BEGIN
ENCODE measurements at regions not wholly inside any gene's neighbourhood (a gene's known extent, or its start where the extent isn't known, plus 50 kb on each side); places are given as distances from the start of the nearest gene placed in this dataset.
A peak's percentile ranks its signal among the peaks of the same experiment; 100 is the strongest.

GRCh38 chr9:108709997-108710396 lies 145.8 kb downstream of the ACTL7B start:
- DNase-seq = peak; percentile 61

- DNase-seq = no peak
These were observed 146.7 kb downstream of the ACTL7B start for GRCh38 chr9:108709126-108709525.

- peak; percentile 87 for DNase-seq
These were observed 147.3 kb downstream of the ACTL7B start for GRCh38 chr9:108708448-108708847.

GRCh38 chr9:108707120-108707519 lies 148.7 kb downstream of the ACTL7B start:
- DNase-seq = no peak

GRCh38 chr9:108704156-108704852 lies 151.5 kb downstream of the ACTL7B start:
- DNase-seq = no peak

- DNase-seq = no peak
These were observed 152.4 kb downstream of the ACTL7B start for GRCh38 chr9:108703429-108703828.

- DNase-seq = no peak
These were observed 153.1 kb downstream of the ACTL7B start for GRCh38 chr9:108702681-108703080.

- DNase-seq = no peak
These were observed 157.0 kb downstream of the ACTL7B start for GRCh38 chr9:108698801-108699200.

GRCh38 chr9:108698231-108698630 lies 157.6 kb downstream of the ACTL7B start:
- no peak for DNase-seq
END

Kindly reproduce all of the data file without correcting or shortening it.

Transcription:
ENCODE measurements at regions not wholly inside any gene's neighbourhood (a gene's known extent, or its start where the extent isn't known, plus 50 kb on each side); places are given as distances from the start of the nearest gene placed in this dataset.
A peak's percentile ranks its signal among the peaks of the same experiment; 100 is the strongest.

GRCh38 chr9:108709997-108710396 lies 145.8 kb downstream of the ACTL7B start:
- DNase-seq = peak; percentile 61

- DNase-seq = no peak
These were observed 146.7 kb downstream of the ACTL7B start for GRCh38 chr9:108709126-108709525.

- peak; percentile 87 for DNase-seq
These were observed 147.3 kb downstream of the ACTL7B start for GRCh38 chr9:108708448-108708847.

GRCh38 chr9:108707120-108707519 lies 148.7 kb downstream of the ACTL7B start:
- DNase-seq = no peak

GRCh38 chr9:108704156-108704852 lies 151.5 kb downstream of the ACTL7B start:
- DNase-seq = no peak

- DNase-seq = no peak
These were observed 152.4 kb downstream of the ACTL7B start for GRCh38 chr9:108703429-108703828.

- DNase-seq = no peak
These were observed 153.1 kb downstream of the ACTL7B start for GRCh38 chr9:108702681-108703080.

- DNase-seq = no peak
These were observed 157.0 kb downstream of the ACTL7B start for GRCh38 chr9:108698801-108699200.

GRCh38 chr9:108698231-108698630 lies 157.6 kb downstream of the ACTL7B start:
- no peak for DNase-seq